Letters


Dear Parrots magazine,

Blue-throated Conures fed pellets

The March 2014 (194) issue of Parrots magazine included an article on the Blue-throated Conure (Pyrrhura cruentata), written by myself.  This article focussed on my own approach to the care of this species.  Having been busy passing my final exams, I have only just been directed to the article in the June 2014 issue where some comments were made by Rosemary Low about my use of a formulated diet (specifically Harrison’s High Potency Fine) for my birds.

Rosemary publicly accused me of “totally misunderstanding the dietary requirements” of the species and I was surprised to see some particularly emotive rhetoric used, with Rosemary proclaiming to be “dismayed” and “saddened” at my husbandry methods.  Whilst Rosemary is no doubt far more experienced than me when it comes to the care of parrots and is someone I hugely respect, I must stand my ground and suggest that these loaded comments are completely uncalled for.  A discussion and a review of the current scientific evidence with regards to psittacine nutrition perhaps is.

There are two broad areas to consider when reviewing the dietary provisions of captive parrots: nutritional content and the ability of birds to express normal foraging behaviour.  Thus the ideal diet is one that satisfies all of the bird’s nutritional needs and also provides a satisfactory level of behavioural enrichment.  Indeed, malnutrition is the most common underlying disease in all pet parrots presented to avian vets.

It is a fact that most owners of parrots are unable to provide an accurate nutritionally balanced diet without feeding a pelleted diet.  Rosemary correctly points out that a vitamin A deficiency is seen in all parrots fed on a predominantly seed based diet, but what about all of the other deficiencies that can occur with a diet?  There are a plethora of vitamins, minerals, trace elements, pigments, amino acids, vitamin precursors, fatty acids etc that are all required in a birds diet to some degree.  To accurately calculate that a bird’s requirement for each of these nutrients is being met with a variable diet is impossible and to achieve a satisfactory level of each nutrient consistently throughout the bird’s life is incredibly difficult.  This is true whether seed is fed or not.

Formulated diets on the other hand have been thoroughly analysed to ensure that they provide a balanced level of essential nutrients.  In a nut shell (pardon the pun!) formulated diets are specifically designed to be nutritionally balanced and birds fed on them ought to be well nourished.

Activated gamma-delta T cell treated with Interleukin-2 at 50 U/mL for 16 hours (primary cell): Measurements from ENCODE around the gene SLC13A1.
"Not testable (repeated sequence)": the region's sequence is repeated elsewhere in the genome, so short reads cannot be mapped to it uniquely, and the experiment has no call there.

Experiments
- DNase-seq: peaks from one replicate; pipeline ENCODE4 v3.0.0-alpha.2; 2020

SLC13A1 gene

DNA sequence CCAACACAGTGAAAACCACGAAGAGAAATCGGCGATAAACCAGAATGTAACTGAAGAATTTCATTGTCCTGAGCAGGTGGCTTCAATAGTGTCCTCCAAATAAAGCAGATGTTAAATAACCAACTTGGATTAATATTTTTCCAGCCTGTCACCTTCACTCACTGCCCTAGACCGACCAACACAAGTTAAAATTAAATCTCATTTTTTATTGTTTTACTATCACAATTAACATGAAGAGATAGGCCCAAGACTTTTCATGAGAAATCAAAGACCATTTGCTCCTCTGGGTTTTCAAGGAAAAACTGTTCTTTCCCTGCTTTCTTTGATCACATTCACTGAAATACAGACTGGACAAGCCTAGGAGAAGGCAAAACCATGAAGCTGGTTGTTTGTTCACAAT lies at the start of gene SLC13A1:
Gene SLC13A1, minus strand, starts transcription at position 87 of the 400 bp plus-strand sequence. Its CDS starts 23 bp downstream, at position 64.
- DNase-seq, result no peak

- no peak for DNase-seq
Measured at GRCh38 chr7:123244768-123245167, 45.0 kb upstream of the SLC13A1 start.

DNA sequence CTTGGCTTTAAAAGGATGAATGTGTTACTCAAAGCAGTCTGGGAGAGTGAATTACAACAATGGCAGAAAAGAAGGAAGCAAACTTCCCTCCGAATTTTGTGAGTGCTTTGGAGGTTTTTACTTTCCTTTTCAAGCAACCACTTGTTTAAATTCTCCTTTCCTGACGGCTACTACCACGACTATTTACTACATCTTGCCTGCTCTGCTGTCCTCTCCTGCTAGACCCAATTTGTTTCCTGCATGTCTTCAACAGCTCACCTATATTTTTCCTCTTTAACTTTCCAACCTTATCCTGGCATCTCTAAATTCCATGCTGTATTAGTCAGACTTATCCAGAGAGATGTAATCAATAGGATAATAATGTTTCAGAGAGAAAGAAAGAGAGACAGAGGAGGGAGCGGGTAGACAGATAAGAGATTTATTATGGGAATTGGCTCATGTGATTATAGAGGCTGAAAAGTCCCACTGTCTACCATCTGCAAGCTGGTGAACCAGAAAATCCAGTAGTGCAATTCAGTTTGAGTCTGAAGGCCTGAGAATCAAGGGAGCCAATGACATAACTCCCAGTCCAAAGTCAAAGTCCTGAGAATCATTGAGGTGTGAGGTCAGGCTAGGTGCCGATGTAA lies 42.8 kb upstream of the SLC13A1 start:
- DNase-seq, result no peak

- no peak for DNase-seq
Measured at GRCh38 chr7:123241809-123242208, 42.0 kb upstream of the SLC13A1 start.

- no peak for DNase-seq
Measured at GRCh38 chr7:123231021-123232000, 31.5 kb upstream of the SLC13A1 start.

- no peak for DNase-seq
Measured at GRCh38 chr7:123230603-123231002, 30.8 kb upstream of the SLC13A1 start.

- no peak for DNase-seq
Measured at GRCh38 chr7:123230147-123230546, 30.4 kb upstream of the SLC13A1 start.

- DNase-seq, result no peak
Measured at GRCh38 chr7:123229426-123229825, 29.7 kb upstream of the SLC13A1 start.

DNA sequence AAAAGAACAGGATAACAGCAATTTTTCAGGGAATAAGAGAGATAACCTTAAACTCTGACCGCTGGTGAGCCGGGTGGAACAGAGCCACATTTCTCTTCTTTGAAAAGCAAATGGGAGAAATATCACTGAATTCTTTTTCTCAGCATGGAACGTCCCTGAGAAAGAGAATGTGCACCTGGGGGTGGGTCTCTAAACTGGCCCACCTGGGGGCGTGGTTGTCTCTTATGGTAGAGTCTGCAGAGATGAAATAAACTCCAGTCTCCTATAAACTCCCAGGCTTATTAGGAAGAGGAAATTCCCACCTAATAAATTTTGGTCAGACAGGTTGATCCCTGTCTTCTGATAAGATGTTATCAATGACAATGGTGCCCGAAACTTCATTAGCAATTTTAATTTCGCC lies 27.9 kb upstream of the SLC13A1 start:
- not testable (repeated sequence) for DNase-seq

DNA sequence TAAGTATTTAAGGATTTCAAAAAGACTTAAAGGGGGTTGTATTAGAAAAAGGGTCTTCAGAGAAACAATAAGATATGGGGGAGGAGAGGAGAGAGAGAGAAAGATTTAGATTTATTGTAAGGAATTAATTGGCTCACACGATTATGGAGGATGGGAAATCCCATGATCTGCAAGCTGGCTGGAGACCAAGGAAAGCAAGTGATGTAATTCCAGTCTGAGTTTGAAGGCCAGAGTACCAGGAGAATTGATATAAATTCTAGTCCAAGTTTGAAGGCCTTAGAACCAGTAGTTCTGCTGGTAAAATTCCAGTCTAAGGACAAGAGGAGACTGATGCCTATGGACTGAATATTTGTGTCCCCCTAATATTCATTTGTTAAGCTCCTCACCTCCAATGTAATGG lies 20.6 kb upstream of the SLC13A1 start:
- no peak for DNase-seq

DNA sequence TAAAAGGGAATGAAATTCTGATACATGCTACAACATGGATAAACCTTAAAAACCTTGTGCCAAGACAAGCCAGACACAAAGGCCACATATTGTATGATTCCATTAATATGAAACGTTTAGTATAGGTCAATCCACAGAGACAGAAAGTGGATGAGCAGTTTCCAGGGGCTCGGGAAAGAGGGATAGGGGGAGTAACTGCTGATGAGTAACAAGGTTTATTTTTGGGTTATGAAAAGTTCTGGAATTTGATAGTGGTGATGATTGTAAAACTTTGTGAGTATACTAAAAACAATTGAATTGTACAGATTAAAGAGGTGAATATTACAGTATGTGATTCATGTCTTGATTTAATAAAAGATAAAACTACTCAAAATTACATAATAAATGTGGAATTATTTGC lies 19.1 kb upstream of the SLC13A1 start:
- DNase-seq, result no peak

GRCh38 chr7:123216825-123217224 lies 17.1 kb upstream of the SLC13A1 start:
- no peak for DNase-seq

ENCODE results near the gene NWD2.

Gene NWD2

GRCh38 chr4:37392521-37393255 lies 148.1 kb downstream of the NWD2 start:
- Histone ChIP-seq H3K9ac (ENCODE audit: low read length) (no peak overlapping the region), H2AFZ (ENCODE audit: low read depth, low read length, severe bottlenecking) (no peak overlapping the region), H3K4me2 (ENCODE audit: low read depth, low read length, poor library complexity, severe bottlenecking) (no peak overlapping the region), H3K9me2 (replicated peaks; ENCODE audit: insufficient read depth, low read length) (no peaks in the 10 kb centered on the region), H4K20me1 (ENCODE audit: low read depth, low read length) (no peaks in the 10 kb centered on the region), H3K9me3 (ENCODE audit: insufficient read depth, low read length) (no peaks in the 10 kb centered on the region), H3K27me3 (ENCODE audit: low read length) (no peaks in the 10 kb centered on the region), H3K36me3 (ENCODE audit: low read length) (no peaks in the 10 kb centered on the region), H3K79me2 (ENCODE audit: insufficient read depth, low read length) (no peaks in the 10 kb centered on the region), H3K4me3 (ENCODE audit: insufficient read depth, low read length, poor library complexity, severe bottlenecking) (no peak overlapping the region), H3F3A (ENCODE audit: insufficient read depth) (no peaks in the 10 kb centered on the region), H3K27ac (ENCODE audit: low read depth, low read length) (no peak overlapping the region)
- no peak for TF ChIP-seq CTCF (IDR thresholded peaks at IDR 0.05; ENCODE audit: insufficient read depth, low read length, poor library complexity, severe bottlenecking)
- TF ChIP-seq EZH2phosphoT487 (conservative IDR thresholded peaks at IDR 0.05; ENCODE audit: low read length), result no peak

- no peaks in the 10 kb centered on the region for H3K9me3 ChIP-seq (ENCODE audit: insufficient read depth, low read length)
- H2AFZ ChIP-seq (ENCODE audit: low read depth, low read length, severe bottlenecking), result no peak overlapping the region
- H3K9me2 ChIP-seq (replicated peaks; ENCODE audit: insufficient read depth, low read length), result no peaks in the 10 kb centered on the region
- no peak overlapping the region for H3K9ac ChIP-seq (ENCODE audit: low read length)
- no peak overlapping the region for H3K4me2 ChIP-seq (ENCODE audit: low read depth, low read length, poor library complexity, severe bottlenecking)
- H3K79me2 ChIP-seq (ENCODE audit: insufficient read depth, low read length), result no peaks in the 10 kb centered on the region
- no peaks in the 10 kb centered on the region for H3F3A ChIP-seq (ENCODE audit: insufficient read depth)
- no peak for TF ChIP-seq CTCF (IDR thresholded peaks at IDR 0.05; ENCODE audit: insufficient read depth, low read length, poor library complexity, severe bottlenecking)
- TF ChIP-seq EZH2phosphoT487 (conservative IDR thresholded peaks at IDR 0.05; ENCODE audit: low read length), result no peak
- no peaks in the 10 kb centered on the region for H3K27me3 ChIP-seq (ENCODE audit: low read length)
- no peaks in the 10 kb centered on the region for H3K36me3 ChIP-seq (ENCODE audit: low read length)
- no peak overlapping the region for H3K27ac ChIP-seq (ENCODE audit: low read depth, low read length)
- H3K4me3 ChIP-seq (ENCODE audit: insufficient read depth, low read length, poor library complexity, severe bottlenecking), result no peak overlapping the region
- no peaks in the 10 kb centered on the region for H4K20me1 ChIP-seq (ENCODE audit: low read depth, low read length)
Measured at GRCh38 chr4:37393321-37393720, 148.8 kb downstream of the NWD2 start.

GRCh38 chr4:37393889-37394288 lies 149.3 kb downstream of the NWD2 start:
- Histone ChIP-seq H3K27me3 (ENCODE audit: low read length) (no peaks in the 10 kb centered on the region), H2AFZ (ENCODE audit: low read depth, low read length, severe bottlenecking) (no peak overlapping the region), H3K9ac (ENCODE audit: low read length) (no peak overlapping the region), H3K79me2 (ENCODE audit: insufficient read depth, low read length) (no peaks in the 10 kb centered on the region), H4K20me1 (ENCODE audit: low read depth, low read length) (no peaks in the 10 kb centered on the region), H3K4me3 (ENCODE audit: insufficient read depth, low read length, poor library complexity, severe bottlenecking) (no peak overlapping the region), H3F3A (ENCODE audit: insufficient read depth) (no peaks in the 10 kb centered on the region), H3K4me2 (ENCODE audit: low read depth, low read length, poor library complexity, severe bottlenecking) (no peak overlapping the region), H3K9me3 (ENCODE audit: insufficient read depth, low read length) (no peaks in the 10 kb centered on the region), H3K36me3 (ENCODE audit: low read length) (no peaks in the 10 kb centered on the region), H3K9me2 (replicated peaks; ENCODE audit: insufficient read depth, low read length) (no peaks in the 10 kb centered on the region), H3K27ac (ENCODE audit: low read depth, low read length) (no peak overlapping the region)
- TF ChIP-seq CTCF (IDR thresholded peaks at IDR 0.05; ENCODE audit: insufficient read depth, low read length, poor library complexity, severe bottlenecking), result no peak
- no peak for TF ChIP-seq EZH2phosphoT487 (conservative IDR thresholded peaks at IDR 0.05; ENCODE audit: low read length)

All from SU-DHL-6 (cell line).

Now the enrichment issue.  It is certainly true that Pyrrhura prefer softer foods.  My birds spend hours picking up pellets, carrying them to the water dish, dunking them in to soften them and then chewing them up.  I actually think that this activity is quite enriching for the birds.  The manufacturers of Harrison’s recommend that supplemental food stuffs only make up 10 per cent of the diet.  The risk is that overdoses of certain nutrients will occur otherwise.  Hypervitaminosis A (too much of it) for example can be a very severe condition.

I provide my birds with daily fruits and vegetables (carrot, broccoli, papaya and a range of others), on a skewer suspended from the roof of the aviary.  The birds must hang upside down to obtain the food before returning to a perch to chew it up.  This is how my birds “forage” and it occupies them for much of the day.  The small amount of eggfood and parakeet mix provided daily adds to the variety of the diet.  This system works well for me and seems to work well for the birds too.  I fully support the inclusion of fresh foods into the diet and have taken several ideas from Rosemary to further complement the formulated diet I provide.

As a final note, Rosemary was quite keen to point out that the birds in question had not yet bred.  I am delighted to announce that 2014 was the first year for me and I am hoping to write an article in the near future documenting my experience with the breeding process for this species.

Tariq Abou-Zahr BVSc MRCVS, email


BACK TO LETTERS PAGE

Parrots Magazine is published by Imax Visual Ltd,
The Old Cart House, Applesham Farm, Coombes, West Sussex BN15 0RP UK

Telephone +44 (0)1273 464777
Fax +44 (0)1273 463999
© Parrots Magazine 2016

website by Hope and Creed